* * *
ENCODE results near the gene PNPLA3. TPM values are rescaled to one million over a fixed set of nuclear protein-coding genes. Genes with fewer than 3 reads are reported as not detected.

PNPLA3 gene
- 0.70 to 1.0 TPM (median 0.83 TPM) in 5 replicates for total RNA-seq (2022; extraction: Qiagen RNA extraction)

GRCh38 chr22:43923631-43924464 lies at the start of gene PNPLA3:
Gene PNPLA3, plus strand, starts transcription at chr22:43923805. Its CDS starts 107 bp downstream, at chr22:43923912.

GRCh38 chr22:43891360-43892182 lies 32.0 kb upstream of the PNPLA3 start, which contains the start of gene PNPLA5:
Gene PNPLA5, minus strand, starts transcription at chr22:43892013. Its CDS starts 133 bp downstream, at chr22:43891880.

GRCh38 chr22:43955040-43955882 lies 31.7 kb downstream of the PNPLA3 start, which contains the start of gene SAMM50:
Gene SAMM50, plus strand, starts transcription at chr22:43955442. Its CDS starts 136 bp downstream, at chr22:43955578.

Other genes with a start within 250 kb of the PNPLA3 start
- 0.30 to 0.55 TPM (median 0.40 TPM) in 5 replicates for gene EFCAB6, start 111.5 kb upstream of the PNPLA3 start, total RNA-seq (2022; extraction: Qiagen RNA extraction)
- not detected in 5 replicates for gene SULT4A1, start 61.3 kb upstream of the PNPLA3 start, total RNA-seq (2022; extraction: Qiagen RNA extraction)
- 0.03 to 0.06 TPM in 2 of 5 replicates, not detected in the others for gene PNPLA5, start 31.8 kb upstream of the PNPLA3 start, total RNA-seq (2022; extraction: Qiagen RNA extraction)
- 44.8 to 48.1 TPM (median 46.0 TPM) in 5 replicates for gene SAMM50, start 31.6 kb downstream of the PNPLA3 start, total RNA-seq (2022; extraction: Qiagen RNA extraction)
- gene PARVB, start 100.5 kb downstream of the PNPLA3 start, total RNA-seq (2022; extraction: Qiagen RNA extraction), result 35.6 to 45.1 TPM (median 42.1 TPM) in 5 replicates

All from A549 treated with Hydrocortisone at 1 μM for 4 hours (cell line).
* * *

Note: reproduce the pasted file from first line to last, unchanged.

ENCODE results near the gene PNPLA3. TPM values are rescaled to one million over a fixed set of nuclear protein-coding genes. Genes with fewer than 3 reads are reported as not detected.

PNPLA3 gene
- 0.70 to 1.0 TPM (median 0.83 TPM) in 5 replicates for total RNA-seq (2022; extraction: Qiagen RNA extraction)

GRCh38 chr22:43923631-43924464 lies at the start of gene PNPLA3:
Gene PNPLA3, plus strand, starts transcription at chr22:43923805. Its CDS starts 107 bp downstream, at chr22:43923912.

GRCh38 chr22:43891360-43892182 lies 32.0 kb upstream of the PNPLA3 start, which contains the start of gene PNPLA5:
Gene PNPLA5, minus strand, starts transcription at chr22:43892013. Its CDS starts 133 bp downstream, at chr22:43891880.

GRCh38 chr22:43955040-43955882 lies 31.7 kb downstream of the PNPLA3 start, which contains the start of gene SAMM50:
Gene SAMM50, plus strand, starts transcription at chr22:43955442. Its CDS starts 136 bp downstream, at chr22:43955578.

Other genes with a start within 250 kb of the PNPLA3 start
- 0.30 to 0.55 TPM (median 0.40 TPM) in 5 replicates for gene EFCAB6, start 111.5 kb upstream of the PNPLA3 start, total RNA-seq (2022; extraction: Qiagen RNA extraction)
- not detected in 5 replicates for gene SULT4A1, start 61.3 kb upstream of the PNPLA3 start, total RNA-seq (2022; extraction: Qiagen RNA extraction)
- 0.03 to 0.06 TPM in 2 of 5 replicates, not detected in the others for gene PNPLA5, start 31.8 kb upstream of the PNPLA3 start, total RNA-seq (2022; extraction: Qiagen RNA extraction)
- 44.8 to 48.1 TPM (median 46.0 TPM) in 5 replicates for gene SAMM50, start 31.6 kb downstream of the PNPLA3 start, total RNA-seq (2022; extraction: Qiagen RNA extraction)
- gene PARVB, start 100.5 kb downstream of the PNPLA3 start, total RNA-seq (2022; extraction: Qiagen RNA extraction), result 35.6 to 45.1 TPM (median 42.1 TPM) in 5 replicates

All from A549 treated with Hydrocortisone at 1 μM for 4 hours (cell line).